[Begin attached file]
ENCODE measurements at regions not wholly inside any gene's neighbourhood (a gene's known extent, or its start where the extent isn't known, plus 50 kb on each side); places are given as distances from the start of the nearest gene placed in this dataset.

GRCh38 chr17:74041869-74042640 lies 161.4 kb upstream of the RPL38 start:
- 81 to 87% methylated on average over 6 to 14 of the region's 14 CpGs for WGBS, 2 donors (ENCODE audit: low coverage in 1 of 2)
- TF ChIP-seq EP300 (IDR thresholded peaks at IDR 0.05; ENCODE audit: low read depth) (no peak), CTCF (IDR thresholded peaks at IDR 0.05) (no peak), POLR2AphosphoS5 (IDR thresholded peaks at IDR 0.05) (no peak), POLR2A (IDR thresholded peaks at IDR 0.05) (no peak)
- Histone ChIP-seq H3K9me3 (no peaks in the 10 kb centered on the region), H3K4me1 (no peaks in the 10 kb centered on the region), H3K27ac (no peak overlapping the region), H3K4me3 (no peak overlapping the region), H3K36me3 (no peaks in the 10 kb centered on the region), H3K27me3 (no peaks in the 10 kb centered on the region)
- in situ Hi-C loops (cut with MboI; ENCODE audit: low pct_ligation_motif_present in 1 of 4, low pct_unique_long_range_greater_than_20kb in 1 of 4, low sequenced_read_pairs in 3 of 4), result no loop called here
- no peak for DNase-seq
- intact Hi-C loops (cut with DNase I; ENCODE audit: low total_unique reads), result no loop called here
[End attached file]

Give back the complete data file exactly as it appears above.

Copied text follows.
ENCODE measurements at regions not wholly inside any gene's neighbourhood (a gene's known extent, or its start where the extent isn't known, plus 50 kb on each side); places are given as distances from the start of the nearest gene placed in this dataset.

GRCh38 chr17:74041869-74042640 lies 161.4 kb upstream of the RPL38 start:
- 81 to 87% methylated on average over 6 to 14 of the region's 14 CpGs for WGBS, 2 donors (ENCODE audit: low coverage in 1 of 2)
- TF ChIP-seq EP300 (IDR thresholded peaks at IDR 0.05; ENCODE audit: low read depth) (no peak), CTCF (IDR thresholded peaks at IDR 0.05) (no peak), POLR2AphosphoS5 (IDR thresholded peaks at IDR 0.05) (no peak), POLR2A (IDR thresholded peaks at IDR 0.05) (no peak)
- Histone ChIP-seq H3K9me3 (no peaks in the 10 kb centered on the region), H3K4me1 (no peaks in the 10 kb centered on the region), H3K27ac (no peak overlapping the region), H3K4me3 (no peak overlapping the region), H3K36me3 (no peaks in the 10 kb centered on the region), H3K27me3 (no peaks in the 10 kb centered on the region)
- in situ Hi-C loops (cut with MboI; ENCODE audit: low pct_ligation_motif_present in 1 of 4, low pct_unique_long_range_greater_than_20kb in 1 of 4, low sequenced_read_pairs in 3 of 4), result no loop called here
- no peak for DNase-seq
- intact Hi-C loops (cut with DNase I; ENCODE audit: low total_unique reads), result no loop called here